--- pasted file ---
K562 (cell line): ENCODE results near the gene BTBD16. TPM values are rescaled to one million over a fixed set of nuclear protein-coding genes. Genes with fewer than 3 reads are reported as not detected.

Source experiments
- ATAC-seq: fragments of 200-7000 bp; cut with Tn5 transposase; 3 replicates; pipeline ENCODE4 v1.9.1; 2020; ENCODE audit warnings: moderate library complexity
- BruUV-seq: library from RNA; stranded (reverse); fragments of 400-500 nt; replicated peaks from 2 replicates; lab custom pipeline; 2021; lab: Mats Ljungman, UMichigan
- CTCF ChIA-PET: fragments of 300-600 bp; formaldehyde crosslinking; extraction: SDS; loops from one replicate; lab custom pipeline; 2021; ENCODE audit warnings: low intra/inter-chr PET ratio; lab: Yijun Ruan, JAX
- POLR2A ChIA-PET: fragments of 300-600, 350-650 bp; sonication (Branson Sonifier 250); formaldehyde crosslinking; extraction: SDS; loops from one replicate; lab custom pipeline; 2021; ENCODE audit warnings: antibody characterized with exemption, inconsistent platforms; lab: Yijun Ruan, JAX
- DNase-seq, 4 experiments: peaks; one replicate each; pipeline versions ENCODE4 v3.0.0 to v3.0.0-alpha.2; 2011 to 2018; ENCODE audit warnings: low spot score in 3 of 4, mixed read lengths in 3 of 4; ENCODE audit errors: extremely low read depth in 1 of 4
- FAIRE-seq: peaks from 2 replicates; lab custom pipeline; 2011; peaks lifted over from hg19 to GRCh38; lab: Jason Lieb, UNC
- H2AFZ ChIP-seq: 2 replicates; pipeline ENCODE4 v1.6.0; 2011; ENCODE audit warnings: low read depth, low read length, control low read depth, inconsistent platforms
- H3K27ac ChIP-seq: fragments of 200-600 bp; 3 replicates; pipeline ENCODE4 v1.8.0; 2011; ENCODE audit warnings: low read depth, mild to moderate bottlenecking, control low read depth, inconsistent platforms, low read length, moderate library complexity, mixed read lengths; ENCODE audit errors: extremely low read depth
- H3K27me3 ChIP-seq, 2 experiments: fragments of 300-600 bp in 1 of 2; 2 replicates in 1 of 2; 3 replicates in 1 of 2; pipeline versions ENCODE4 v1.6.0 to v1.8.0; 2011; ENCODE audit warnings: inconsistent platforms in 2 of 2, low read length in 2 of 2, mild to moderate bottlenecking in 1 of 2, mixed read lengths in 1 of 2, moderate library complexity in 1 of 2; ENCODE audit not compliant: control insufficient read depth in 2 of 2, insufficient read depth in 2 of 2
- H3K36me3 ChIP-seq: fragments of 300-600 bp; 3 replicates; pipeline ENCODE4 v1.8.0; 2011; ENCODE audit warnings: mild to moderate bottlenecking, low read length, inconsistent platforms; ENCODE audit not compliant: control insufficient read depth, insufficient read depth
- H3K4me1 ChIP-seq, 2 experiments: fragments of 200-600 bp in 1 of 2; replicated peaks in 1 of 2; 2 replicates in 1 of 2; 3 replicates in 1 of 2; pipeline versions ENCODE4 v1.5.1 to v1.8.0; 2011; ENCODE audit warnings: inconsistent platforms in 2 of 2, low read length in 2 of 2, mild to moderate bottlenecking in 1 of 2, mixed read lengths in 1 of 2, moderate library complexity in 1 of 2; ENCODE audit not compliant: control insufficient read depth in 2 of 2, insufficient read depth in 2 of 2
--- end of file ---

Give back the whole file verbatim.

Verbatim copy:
K562 (cell line): ENCODE results near the gene BTBD16. TPM values are rescaled to one million over a fixed set of nuclear protein-coding genes. Genes with fewer than 3 reads are reported as not detected.

Source experiments
- ATAC-seq: fragments of 200-7000 bp; cut with Tn5 transposase; 3 replicates; pipeline ENCODE4 v1.9.1; 2020; ENCODE audit warnings: moderate library complexity
- BruUV-seq: library from RNA; stranded (reverse); fragments of 400-500 nt; replicated peaks from 2 replicates; lab custom pipeline; 2021; lab: Mats Ljungman, UMichigan
- CTCF ChIA-PET: fragments of 300-600 bp; formaldehyde crosslinking; extraction: SDS; loops from one replicate; lab custom pipeline; 2021; ENCODE audit warnings: low intra/inter-chr PET ratio; lab: Yijun Ruan, JAX
- POLR2A ChIA-PET: fragments of 300-600, 350-650 bp; sonication (Branson Sonifier 250); formaldehyde crosslinking; extraction: SDS; loops from one replicate; lab custom pipeline; 2021; ENCODE audit warnings: antibody characterized with exemption, inconsistent platforms; lab: Yijun Ruan, JAX
- DNase-seq, 4 experiments: peaks; one replicate each; pipeline versions ENCODE4 v3.0.0 to v3.0.0-alpha.2; 2011 to 2018; ENCODE audit warnings: low spot score in 3 of 4, mixed read lengths in 3 of 4; ENCODE audit errors: extremely low read depth in 1 of 4
- FAIRE-seq: peaks from 2 replicates; lab custom pipeline; 2011; peaks lifted over from hg19 to GRCh38; lab: Jason Lieb, UNC
- H2AFZ ChIP-seq: 2 replicates; pipeline ENCODE4 v1.6.0; 2011; ENCODE audit warnings: low read depth, low read length, control low read depth, inconsistent platforms
- H3K27ac ChIP-seq: fragments of 200-600 bp; 3 replicates; pipeline ENCODE4 v1.8.0; 2011; ENCODE audit warnings: low read depth, mild to moderate bottlenecking, control low read depth, inconsistent platforms, low read length, moderate library complexity, mixed read lengths; ENCODE audit errors: extremely low read depth
- H3K27me3 ChIP-seq, 2 experiments: fragments of 300-600 bp in 1 of 2; 2 replicates in 1 of 2; 3 replicates in 1 of 2; pipeline versions ENCODE4 v1.6.0 to v1.8.0; 2011; ENCODE audit warnings: inconsistent platforms in 2 of 2, low read length in 2 of 2, mild to moderate bottlenecking in 1 of 2, mixed read lengths in 1 of 2, moderate library complexity in 1 of 2; ENCODE audit not compliant: control insufficient read depth in 2 of 2, insufficient read depth in 2 of 2
- H3K36me3 ChIP-seq: fragments of 300-600 bp; 3 replicates; pipeline ENCODE4 v1.8.0; 2011; ENCODE audit warnings: mild to moderate bottlenecking, low read length, inconsistent platforms; ENCODE audit not compliant: control insufficient read depth, insufficient read depth
- H3K4me1 ChIP-seq, 2 experiments: fragments of 200-600 bp in 1 of 2; replicated peaks in 1 of 2; 2 replicates in 1 of 2; 3 replicates in 1 of 2; pipeline versions ENCODE4 v1.5.1 to v1.8.0; 2011; ENCODE audit warnings: inconsistent platforms in 2 of 2, low read length in 2 of 2, mild to moderate bottlenecking in 1 of 2, mixed read lengths in 1 of 2, moderate library complexity in 1 of 2; ENCODE audit not compliant: control insufficient read depth in 2 of 2, insufficient read depth in 2 of 2